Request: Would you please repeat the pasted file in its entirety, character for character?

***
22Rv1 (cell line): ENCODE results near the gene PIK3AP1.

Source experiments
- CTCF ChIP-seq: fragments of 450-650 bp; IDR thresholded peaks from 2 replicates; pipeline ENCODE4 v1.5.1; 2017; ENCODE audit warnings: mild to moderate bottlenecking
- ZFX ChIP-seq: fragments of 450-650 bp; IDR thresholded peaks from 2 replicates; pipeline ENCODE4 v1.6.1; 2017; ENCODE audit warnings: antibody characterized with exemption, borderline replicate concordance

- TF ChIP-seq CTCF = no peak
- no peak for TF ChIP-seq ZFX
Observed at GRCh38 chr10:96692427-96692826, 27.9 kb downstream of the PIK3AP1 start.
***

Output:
22Rv1 (cell line): ENCODE results near the gene PIK3AP1.

Source experiments
- CTCF ChIP-seq: fragments of 450-650 bp; IDR thresholded peaks from 2 replicates; pipeline ENCODE4 v1.5.1; 2017; ENCODE audit warnings: mild to moderate bottlenecking
- ZFX ChIP-seq: fragments of 450-650 bp; IDR thresholded peaks from 2 replicates; pipeline ENCODE4 v1.6.1; 2017; ENCODE audit warnings: antibody characterized with exemption, borderline replicate concordance

- TF ChIP-seq CTCF = no peak
- no peak for TF ChIP-seq ZFX
Observed at GRCh38 chr10:96692427-96692826, 27.9 kb downstream of the PIK3AP1 start.